On the completely other side of the spectrum, the Metroman barbershop, just north of Johannesburg, is home to a bitcoin ATM machine – you can even follow it on Twitter. Cryptocurrencies aren’t the first thing most people associate with male grooming, but hey, this is the 21st century and it’s here to confuse us.    

 

Township barbers can be found all over South Africa, where the cutting of hair and stubble can bring communities together. Photo: David Rosen

Township barbers can be found all over South Africa, where the cutting of hair and stubble can bring communities together. Photo: David Rosen

 

Australia

As the originator of the Movember movement, Australia is unsurprisingly enthusiastic when it comes to barber culture. There are plenty of swish and retro barbershops cutting hairy faces mustard from Darwin to Melbourne – we especially like the Man Cave Barbershop just south of Sydney, mainly because of the brutally honest name.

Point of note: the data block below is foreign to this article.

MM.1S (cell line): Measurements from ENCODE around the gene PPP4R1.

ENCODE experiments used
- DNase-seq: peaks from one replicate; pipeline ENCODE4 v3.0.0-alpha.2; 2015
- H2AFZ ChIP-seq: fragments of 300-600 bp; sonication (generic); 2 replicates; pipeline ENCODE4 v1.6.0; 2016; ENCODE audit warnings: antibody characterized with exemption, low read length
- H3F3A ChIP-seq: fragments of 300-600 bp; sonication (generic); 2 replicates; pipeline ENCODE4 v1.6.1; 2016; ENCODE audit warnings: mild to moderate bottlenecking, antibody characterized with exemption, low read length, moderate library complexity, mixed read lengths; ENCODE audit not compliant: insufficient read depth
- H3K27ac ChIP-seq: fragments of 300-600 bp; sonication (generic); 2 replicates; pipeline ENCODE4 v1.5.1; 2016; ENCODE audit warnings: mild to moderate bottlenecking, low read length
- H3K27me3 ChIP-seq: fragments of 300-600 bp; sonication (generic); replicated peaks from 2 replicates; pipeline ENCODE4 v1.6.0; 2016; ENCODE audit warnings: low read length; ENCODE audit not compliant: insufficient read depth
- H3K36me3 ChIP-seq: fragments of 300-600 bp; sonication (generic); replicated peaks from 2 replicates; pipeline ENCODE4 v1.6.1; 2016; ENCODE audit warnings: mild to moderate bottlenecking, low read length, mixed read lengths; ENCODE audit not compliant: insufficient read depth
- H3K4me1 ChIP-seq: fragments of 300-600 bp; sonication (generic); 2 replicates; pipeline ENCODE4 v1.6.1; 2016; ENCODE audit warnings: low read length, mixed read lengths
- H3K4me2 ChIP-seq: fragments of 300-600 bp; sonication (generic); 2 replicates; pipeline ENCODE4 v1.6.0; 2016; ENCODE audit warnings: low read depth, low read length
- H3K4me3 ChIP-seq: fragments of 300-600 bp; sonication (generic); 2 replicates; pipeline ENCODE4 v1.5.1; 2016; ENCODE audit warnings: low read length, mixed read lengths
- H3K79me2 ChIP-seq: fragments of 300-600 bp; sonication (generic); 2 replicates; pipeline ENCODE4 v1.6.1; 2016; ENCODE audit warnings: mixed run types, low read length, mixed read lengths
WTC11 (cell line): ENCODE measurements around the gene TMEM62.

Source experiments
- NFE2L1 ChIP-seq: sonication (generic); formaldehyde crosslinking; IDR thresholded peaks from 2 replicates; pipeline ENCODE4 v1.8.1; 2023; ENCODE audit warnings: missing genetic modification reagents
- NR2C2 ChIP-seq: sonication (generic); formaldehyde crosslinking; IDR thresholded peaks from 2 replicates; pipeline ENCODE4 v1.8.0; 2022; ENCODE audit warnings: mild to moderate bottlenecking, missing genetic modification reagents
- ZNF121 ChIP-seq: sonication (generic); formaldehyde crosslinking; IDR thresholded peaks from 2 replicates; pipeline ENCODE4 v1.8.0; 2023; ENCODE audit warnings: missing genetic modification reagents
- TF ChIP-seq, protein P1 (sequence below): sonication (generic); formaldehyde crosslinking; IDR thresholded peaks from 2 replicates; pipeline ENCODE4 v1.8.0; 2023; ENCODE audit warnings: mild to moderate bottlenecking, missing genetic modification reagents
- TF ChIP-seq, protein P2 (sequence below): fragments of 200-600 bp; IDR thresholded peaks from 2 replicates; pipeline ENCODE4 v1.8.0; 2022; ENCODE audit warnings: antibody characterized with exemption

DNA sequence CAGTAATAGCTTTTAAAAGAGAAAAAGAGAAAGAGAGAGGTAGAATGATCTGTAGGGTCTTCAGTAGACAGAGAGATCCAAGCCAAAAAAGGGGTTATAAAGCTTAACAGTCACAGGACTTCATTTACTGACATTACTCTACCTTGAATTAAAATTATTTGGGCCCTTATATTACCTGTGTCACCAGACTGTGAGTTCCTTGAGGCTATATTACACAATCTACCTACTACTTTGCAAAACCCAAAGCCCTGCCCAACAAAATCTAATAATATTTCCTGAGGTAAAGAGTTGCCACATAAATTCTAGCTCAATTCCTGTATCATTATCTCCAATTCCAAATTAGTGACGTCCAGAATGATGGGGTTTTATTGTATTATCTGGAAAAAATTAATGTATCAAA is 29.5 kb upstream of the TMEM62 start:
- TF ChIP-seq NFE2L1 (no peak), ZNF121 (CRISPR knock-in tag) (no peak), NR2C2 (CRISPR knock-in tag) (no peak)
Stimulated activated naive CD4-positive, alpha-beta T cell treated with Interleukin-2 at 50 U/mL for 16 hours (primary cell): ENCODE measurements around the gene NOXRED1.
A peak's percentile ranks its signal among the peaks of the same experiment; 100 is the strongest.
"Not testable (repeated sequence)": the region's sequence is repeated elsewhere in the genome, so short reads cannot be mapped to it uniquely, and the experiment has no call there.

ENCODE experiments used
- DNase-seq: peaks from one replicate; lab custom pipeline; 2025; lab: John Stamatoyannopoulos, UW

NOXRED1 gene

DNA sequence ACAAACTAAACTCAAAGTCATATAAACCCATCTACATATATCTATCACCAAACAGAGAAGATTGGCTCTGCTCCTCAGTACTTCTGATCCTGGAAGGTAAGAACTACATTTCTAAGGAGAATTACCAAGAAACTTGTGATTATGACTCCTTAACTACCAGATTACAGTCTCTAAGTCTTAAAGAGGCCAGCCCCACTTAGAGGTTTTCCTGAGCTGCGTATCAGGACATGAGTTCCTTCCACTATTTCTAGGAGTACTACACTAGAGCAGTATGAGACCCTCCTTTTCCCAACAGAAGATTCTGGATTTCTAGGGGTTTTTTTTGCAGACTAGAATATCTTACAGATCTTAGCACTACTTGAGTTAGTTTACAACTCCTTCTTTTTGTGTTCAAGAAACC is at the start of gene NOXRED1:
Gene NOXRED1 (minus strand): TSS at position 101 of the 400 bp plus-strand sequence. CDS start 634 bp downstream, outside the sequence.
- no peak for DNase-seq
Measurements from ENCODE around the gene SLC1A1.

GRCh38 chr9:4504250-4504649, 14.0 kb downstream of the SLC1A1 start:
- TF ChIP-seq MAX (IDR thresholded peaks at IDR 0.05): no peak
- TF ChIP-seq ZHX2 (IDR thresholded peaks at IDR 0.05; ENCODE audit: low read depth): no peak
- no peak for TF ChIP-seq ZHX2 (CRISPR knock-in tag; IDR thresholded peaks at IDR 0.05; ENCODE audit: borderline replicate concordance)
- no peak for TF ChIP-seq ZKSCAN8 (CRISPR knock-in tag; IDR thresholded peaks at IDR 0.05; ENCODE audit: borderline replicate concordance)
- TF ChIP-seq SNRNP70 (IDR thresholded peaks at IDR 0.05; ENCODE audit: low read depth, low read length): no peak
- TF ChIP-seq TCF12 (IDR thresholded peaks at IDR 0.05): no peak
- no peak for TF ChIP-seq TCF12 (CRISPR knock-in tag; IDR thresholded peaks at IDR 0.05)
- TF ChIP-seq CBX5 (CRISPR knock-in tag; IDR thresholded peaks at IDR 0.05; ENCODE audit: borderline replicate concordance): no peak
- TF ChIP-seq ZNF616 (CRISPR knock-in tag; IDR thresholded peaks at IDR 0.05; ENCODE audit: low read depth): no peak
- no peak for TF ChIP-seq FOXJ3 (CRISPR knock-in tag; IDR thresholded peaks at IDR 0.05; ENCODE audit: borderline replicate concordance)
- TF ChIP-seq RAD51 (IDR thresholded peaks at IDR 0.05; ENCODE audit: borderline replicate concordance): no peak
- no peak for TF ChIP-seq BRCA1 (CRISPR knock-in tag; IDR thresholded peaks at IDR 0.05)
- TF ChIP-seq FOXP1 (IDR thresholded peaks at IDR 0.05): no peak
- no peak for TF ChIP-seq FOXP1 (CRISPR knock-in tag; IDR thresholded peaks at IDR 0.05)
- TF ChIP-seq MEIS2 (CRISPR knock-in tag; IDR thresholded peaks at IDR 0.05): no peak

A full-on shaving parade in Brisbane’s South Bank will honor the end of Movember, but this month isn’t the only period in the Australian calendar for hair-associated charitable acts – the World’s Greatest Shave takes place in March every year in support of fighting leukemia. We wonder if it could take off around the world in the same way?

 

 

And finally…

 

China, Sichuan Province

Some people shave bodily parts other than the face. Pretty much anywhere there’s hair, it’s fair game for the chop. But in the Sichuan province of China, hairy skin takes a backseat to the local service of eyeball scraping.

Taking the same razor used for shaving chins, some specialty barbers will apply it to your eyeball for a few extra yuan. Apparently, that terrifyingly clean feeling is totally worth the years of nightmares and therapy.  

 

 

(Featured image: William)